The period prior to May 1 was marred by unfortunate U.S. and coalition casualties due to friendly fire episodes (nine deaths), air and vehicle crashes (32 deaths in "non-hostile" situations), and the 507th Maintenance Company's mistaken, and tragic, turn into the narrow and hostile streets of An Nasiriyah. Eleven soldiers and 18 Marines in the rescue group were killed there, and six soldiers were briefly taken prisoner, including Jessica Lynch.

Professional and well-trained troops, facilitated by hugely superior firepower and equipment, adapted to the situation in the field and worked through the initial confusion.

Predictions of an Iraqi welcome equivalent to the one extended in the 1944 liberation of Paris proved wrong. Most Iraqis were clearly pleased to see the Hussein regime routed. They were not looking to be occupied. Disorder and looting followed the breakdown of the old system and the American forces had no orders and little preparation to control this. Secretary of Defense Rumsfeld dismissed this as of little concern: "Stuff happens."

Tom Ricks observed that even though the President had not claimed in his remarks on the Abraham Lincoln that the mission was accomplished, what he did was "tear down the goalposts at halftime in the game." Once the tangible military goals of defeating organized military resistance, occupying major cities and transportation centers, and taking down the old regime had been achieved, the subsequent goals would be far more elusive and immeasurable. The goal lines went out with the goal posts.

The next assignments involved more than a military problem. A Marine officer recalled that when his command entered Baghdad in April they had achieved their military objective, but learned there was "no real plan" to "get on top of the chaos that had been unleashed." In late April, the Army's 82nd Airborne ran into hostile fire in Fallujah and recognized that Sunni-dominated Anbar province was not secured. Organized insurgents fought back. An American officer there reported, "The war's not over."

Administration officials were initially reluctant to acknowledge that this new phase was indeed a new phase, to admit that the war continued. In June 2003 Secretary Rumsfeld described the remaining resistance fighters as inconsequential "dead enders" and Paul Wolfowitz called them the "last remnants of a dying cause."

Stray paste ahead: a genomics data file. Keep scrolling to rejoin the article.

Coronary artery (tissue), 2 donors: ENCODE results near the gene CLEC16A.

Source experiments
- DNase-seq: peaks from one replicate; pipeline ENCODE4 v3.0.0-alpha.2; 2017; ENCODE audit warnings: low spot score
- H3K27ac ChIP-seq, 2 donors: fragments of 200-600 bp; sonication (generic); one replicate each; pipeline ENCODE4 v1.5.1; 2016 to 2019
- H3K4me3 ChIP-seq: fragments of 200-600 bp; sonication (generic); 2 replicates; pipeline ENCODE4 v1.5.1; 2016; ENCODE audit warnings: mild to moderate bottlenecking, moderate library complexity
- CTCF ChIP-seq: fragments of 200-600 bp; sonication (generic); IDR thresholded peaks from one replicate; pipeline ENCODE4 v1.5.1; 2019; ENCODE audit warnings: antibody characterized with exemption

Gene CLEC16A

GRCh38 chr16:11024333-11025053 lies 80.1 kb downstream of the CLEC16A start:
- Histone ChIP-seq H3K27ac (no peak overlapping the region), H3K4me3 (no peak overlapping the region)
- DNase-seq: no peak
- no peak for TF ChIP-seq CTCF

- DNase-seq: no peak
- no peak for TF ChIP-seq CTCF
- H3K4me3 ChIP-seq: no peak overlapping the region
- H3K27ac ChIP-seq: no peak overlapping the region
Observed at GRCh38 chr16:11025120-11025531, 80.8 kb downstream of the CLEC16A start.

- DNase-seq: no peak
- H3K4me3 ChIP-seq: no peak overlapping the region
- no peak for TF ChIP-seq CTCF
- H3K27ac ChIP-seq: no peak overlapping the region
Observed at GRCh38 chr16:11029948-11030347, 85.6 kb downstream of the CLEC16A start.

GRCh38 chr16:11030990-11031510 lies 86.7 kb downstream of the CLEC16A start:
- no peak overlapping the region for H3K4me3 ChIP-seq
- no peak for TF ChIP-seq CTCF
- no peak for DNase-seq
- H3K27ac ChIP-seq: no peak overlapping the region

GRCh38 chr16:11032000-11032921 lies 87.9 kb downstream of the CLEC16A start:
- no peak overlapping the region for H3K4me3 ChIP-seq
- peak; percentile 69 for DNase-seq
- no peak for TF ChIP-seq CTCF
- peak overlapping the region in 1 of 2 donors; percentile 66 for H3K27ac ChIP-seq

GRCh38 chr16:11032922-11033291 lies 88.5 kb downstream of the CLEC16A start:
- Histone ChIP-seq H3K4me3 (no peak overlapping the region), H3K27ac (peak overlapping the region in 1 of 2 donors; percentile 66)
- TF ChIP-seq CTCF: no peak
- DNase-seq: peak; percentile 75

When he spoke on the Abraham Lincoln President Bush warmly praised the U.S. military for its accomplishments. He warned that the work in Iraq was incomplete. Few noted at the time that the unfinished agenda was a new and expanded agenda: "now our coalition is engaged in securing and reconstructing that country." The next task would be "bringing order" to dangerous parts of the country, searching for the members of the Hussein regime and bringing them "to account for their crimes," and "helping to rebuild Iraq."

Wars with shifting objectives, wars that pursue values rather than tangible targets, are far harder to reconcile against the costs.

The President acknowledged "The transition from dictatorship to democracy will take time," but he assured that the coalition would stay until this work was completed. Assuring peace and order, bringing the tyrants to justice, rebuilding a splintered country, and assisting in the establishment of democracy, these were complicated matters. They would prove far more elusive than defeating the Iraqi Republican Guard and pulling over a statue.

Secretary Rumsfeld would later note that he was surprised at the expanded commitment announced on the carrier. In his memoir, he insisted that no one had presented the objective of the United States overseeing the building of democracy in Iraq. He worried whether the American people would have patience for this sort of open-ended commitment.

And of course in a few years Americans had wearied of Iraq. It would take until December 2011 before the last American troops withdrew from Iraq. When President Bush declared the end of combat operation in May, 2003, 139 Americans had died in Iraq and 552 were wounded. After May 1, 2003, 4,335 more American servicemen and women would die in Iraq or as a result of injuries suffered there. An additional 31,671 servicemen and women would be officially wounded -- counting only physical wounds.